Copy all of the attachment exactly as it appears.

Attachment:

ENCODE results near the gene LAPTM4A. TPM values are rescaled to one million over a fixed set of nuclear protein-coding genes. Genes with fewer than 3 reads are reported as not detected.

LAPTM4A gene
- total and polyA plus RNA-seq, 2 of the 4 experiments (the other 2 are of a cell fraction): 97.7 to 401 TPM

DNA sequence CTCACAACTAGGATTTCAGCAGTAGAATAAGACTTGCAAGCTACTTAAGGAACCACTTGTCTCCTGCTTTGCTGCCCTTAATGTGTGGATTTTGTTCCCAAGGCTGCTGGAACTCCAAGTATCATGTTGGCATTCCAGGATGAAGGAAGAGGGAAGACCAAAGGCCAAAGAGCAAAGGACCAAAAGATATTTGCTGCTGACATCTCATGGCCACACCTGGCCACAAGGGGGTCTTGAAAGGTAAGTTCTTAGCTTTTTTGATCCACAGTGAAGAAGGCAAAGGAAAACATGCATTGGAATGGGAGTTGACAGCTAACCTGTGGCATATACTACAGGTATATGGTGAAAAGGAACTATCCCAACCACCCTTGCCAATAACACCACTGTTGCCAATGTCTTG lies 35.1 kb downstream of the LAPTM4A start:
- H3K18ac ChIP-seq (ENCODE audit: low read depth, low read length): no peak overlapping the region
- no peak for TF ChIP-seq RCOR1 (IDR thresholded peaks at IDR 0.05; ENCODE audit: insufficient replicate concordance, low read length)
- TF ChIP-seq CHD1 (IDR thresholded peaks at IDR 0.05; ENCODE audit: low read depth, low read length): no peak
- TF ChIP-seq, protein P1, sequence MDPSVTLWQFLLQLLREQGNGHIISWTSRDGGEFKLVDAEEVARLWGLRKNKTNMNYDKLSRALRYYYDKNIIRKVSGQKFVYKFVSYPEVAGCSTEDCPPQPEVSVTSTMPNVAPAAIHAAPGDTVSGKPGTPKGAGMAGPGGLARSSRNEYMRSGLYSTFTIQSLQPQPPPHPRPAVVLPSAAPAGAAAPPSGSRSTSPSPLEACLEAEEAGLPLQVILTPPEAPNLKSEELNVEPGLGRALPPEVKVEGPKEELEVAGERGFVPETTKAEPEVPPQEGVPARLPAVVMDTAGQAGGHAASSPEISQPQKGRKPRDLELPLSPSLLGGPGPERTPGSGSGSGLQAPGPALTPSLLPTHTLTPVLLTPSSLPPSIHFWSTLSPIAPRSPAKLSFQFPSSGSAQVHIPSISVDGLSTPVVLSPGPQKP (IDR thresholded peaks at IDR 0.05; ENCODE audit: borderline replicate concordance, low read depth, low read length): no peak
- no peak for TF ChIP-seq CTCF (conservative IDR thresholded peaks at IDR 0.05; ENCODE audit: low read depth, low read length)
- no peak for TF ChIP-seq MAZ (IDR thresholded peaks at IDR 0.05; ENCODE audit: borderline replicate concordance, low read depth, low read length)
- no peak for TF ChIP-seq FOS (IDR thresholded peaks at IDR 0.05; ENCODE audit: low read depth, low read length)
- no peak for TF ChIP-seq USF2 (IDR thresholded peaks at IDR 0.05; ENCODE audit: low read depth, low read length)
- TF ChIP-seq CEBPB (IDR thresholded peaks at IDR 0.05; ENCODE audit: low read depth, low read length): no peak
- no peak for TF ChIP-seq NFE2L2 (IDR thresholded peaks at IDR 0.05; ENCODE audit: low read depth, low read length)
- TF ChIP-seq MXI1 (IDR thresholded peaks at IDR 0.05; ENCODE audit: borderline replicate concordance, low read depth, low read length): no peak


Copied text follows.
ENCODE results near the gene LAPTM4A. TPM values are rescaled to one million over a fixed set of nuclear protein-coding genes. Genes with fewer than 3 reads are reported as not detected.

LAPTM4A gene
- total and polyA plus RNA-seq, 2 of the 4 experiments (the other 2 are of a cell fraction): 97.7 to 401 TPM

DNA sequence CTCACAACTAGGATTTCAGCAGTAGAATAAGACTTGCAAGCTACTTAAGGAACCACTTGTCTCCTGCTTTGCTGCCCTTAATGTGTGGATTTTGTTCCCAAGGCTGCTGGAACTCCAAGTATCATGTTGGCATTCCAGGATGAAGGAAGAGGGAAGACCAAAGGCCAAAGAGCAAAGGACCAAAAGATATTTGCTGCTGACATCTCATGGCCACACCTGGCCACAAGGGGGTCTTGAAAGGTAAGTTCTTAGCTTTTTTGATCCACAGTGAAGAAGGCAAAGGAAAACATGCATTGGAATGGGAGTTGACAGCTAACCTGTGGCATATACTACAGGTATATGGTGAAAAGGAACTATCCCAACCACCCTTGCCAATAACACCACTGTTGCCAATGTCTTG lies 35.1 kb downstream of the LAPTM4A start:
- H3K18ac ChIP-seq (ENCODE audit: low read depth, low read length): no peak overlapping the region
- no peak for TF ChIP-seq RCOR1 (IDR thresholded peaks at IDR 0.05; ENCODE audit: insufficient replicate concordance, low read length)
- TF ChIP-seq CHD1 (IDR thresholded peaks at IDR 0.05; ENCODE audit: low read depth, low read length): no peak
- TF ChIP-seq, protein P1, sequence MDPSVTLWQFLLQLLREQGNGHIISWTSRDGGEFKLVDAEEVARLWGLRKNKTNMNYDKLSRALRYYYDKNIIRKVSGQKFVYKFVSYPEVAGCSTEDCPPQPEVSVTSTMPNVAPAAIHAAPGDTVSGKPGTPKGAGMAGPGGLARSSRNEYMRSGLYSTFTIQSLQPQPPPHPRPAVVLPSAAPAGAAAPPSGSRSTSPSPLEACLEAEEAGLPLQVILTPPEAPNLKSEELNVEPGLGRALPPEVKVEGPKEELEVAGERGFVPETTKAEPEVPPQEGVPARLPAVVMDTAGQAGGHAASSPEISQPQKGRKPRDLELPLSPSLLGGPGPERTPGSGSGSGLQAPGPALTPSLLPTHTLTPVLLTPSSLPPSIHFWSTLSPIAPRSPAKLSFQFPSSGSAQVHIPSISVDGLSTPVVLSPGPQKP (IDR thresholded peaks at IDR 0.05; ENCODE audit: borderline replicate concordance, low read depth, low read length): no peak
- no peak for TF ChIP-seq CTCF (conservative IDR thresholded peaks at IDR 0.05; ENCODE audit: low read depth, low read length)
- no peak for TF ChIP-seq MAZ (IDR thresholded peaks at IDR 0.05; ENCODE audit: borderline replicate concordance, low read depth, low read length)
- no peak for TF ChIP-seq FOS (IDR thresholded peaks at IDR 0.05; ENCODE audit: low read depth, low read length)
- no peak for TF ChIP-seq USF2 (IDR thresholded peaks at IDR 0.05; ENCODE audit: low read depth, low read length)
- TF ChIP-seq CEBPB (IDR thresholded peaks at IDR 0.05; ENCODE audit: low read depth, low read length): no peak
- no peak for TF ChIP-seq NFE2L2 (IDR thresholded peaks at IDR 0.05; ENCODE audit: low read depth, low read length)
- TF ChIP-seq MXI1 (IDR thresholded peaks at IDR 0.05; ENCODE audit: borderline replicate concordance, low read depth, low read length): no peak